Michael Howlett

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For the political scientist, see Michael P. Howlett.
Michael J. Howlett, Sr.
Michael Howlett.jpg
33rd Secretary of State of Illinois
In office
January 8, 1973 – January 10, 1977
Governor Daniel Walker
Preceded by John W. Lewis
Succeeded by Alan J. Dixon
24th Illinois Auditor of Public Accounts
In office
January 9, 1961 – January 8, 1973
Governor Otto Kerner, Jr.
Samuel H. Shapiro
Richard B. Ogilvie
Preceded by Elbert S. Smith
Succeeded by George W. Lindberg
as Illinois Comptroller
Personal details
Born (1914-08-30)August 30, 1914
Chicago, Illinois
Died May 4, 1992(1992-05-04) (aged 77)
Chicago, Illinois
Political party Democratic
Spouse(s) Helen Geary
Children 6
Religion Roman Catholic
Military service
Service/branch United States Navy
Battles/wars World War II

Michael J. Howlett, Sr. (August 30, 1914 - May 4, 1992) was a Democratic politician from the U.S. state of Illinois, who was elected several times to statewide office.

Early life[edit]

Howlett was born in Chicago, a son of Irish immigrants. As a youth, Howlett was All-American water polo player, participating on ten championship teams of the Illinois Athletic Club.[1] He graduated from St. Mel High School and briefly attended De Paul University, leaving the latter in 1934 to became a state bank examiner. Subsequently, he founded his own insurance business, served as Chicago-area director of the National Youth Administration, was an executive for the Chicago Park District, was appointed regional director of the U.S. Office of Price Stabilization, and was a steel company executive. He was also a U.S. Navy veteran of World War II.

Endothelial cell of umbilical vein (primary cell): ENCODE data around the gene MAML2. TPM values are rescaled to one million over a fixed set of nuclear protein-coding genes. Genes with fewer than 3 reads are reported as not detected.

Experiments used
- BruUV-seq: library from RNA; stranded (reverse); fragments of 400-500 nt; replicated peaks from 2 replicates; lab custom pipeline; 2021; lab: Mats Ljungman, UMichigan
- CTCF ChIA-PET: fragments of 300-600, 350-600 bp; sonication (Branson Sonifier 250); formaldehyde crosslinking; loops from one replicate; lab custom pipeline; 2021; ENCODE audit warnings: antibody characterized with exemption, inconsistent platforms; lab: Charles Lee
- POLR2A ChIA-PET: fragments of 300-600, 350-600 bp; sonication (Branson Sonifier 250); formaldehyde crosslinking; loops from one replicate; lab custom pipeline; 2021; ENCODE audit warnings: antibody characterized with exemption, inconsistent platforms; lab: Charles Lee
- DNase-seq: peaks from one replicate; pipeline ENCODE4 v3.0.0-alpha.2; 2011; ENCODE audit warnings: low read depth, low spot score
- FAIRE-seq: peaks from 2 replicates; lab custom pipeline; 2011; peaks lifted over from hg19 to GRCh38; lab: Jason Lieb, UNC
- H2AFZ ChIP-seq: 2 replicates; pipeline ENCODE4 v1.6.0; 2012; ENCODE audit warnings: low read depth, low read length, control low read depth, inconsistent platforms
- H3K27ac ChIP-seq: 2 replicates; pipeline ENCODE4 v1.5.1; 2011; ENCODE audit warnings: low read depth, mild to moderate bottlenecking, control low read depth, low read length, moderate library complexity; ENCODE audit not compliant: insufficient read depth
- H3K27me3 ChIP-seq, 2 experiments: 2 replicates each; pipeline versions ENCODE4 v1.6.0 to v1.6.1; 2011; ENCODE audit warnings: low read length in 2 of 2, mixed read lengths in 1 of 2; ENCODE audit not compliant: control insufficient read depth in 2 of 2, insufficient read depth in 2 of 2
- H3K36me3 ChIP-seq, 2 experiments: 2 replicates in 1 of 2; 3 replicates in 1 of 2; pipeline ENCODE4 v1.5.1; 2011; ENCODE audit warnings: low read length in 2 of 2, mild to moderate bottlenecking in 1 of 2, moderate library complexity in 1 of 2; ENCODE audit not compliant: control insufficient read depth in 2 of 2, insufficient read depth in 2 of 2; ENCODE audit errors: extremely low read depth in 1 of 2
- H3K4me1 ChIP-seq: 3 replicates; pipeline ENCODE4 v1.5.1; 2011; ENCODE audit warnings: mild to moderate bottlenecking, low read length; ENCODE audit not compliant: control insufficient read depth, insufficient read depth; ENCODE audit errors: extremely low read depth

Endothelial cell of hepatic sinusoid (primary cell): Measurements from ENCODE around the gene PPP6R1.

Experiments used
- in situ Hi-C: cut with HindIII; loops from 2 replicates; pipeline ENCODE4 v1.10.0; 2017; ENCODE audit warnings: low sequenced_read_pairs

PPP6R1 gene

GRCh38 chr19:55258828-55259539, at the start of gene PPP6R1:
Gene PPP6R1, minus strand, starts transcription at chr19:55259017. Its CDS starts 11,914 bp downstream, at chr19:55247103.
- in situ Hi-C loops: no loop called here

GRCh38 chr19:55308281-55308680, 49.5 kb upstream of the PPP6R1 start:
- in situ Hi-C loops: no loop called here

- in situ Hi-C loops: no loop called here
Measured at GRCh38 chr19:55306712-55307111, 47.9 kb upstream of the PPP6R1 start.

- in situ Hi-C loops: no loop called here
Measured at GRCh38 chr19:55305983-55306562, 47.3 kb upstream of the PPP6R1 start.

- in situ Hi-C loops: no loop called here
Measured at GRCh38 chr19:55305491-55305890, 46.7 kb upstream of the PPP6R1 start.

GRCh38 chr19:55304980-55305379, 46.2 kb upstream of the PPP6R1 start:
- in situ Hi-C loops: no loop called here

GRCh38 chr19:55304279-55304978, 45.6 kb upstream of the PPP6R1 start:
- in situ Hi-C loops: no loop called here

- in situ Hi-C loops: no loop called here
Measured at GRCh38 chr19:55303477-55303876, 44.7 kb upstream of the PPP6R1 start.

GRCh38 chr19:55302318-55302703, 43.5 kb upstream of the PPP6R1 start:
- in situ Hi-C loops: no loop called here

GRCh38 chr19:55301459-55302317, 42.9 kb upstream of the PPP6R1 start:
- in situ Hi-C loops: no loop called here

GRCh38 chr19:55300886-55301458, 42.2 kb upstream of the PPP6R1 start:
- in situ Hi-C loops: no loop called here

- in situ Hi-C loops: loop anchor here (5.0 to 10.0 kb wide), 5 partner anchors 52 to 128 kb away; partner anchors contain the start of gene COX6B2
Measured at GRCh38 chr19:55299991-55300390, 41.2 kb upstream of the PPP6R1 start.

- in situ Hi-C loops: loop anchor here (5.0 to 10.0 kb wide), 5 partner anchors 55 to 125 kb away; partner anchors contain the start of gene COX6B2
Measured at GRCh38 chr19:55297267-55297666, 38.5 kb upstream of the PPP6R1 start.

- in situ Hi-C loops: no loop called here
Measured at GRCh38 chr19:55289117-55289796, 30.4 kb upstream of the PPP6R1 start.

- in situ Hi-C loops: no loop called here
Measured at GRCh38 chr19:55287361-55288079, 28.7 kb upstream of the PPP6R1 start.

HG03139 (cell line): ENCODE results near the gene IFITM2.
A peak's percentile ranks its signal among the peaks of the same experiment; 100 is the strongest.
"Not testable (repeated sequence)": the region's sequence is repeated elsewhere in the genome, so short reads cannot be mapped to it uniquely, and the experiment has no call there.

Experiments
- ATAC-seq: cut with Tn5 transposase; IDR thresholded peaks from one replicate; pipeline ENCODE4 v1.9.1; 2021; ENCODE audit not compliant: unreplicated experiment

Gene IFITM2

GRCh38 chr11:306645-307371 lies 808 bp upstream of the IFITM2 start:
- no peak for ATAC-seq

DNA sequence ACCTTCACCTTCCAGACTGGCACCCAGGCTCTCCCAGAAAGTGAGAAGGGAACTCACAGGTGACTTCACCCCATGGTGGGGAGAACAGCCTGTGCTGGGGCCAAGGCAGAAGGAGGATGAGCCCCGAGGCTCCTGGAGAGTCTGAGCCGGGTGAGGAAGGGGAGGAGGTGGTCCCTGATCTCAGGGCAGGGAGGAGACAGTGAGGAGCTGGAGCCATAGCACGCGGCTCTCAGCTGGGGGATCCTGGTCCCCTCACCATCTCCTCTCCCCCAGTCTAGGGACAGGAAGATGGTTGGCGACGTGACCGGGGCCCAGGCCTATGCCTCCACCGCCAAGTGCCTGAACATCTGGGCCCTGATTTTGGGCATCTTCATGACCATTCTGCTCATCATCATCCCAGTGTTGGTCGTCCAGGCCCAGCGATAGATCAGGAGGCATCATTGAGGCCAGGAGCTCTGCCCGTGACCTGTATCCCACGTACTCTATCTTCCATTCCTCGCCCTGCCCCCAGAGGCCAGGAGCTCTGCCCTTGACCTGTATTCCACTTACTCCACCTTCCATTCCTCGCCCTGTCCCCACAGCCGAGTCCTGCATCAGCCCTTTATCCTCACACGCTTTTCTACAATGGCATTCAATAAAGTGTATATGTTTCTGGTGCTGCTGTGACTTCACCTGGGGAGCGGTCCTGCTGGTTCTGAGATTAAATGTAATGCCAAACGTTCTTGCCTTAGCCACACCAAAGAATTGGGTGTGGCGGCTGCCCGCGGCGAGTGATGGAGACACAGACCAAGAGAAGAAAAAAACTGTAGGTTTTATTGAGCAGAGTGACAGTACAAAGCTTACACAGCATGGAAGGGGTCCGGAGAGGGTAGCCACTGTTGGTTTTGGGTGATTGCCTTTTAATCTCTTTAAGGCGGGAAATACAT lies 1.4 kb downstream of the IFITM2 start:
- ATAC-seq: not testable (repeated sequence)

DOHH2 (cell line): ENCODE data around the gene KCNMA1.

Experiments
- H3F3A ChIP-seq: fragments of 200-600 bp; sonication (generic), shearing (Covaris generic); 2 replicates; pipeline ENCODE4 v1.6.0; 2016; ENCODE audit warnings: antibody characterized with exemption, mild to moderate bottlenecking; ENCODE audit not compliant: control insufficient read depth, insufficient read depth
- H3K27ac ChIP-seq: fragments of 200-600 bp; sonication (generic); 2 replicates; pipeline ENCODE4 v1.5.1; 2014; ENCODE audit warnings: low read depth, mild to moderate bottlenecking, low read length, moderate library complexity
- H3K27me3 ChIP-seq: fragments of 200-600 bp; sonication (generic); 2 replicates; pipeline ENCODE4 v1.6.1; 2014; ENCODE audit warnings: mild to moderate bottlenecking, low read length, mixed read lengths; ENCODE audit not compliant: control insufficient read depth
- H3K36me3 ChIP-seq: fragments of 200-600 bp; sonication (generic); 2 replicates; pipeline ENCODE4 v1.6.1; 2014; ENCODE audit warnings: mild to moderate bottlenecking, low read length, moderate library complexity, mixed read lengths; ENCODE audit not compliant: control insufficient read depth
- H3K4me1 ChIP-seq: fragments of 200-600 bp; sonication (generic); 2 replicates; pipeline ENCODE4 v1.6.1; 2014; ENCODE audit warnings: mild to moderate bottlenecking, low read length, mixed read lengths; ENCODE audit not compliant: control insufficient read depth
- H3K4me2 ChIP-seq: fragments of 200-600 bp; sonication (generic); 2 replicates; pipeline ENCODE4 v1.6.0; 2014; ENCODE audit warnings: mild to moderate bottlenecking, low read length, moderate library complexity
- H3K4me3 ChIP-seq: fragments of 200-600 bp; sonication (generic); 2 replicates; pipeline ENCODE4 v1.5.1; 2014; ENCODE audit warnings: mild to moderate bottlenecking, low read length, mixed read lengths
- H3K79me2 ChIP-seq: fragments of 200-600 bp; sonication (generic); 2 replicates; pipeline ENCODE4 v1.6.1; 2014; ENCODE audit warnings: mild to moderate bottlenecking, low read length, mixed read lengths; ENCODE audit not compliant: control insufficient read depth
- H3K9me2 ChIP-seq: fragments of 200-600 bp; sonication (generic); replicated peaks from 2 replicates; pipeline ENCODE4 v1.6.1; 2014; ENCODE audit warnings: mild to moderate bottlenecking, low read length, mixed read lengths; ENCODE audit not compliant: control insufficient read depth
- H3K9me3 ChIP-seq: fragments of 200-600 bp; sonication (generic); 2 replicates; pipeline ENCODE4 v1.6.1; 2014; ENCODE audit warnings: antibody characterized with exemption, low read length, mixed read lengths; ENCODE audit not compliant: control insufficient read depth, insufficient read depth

Statewide Officeholder[edit]

In 1956, Howlett ran for Illinois Auditor and is credited with exposing embezzlement by incumbent Auditor Orville Hodge of more than $1.5 million in state funds. Hodge resigned and eventually went to prison, but Howlett lost the general election to Elbert Sidney Smith as part of a national Republican landslide. However, in the next general election, in 1960, Howlett was elected Auditor of Public Accounts (the Auditor's Office was the predecessor to the current office of Comptroller), and was re-elected twice. During Howlett's first term as Auditor, he cut the budget of the office by one-fifth, and returned over $600,000 to the state treasury.[1] In 1972, Howlett was elected Illinois Secretary of State, becoming the first Democrat state officer to win four consecutive statewide elections.

1976 Illinois Gubernatorial Campaign[edit]

Howlett was prepared to run for re-election in 1976, but was encouraged by Cook County Democrats to challenge incumbent Governor Dan Walker for the Democratic nomination in 1976. Howlett defeated Walker in the March primary, and stood as the Democratic nominee for governor of Illinois in the general election, whereupon he was defeated by Republican nominee James R. Thompson.

Throughout the campaign, Howlett was dogged by conflict of interest charges, first raised by Walker, over payments Howlett received as an executive at Sun Steel Company. A report issued by former Illinois Supreme Court justice Marvin Burt at the behest of Republican state Attorney General William J. Scott was highly critical of Howlett. However, a Cook County judge ruled no conflict of interest had arisen, and cleared Howlett. Thompson, who successfully prosecuted former Illinois governor Otto Kerner, Jr., continued to hammer the issue during the general election campaign, and attacked Howlett as corrupt, and Attorney General Scott vowed to appeal the judge's ruling. Ironically, it was Scott who later was forced to resign after a felony conviction.[2]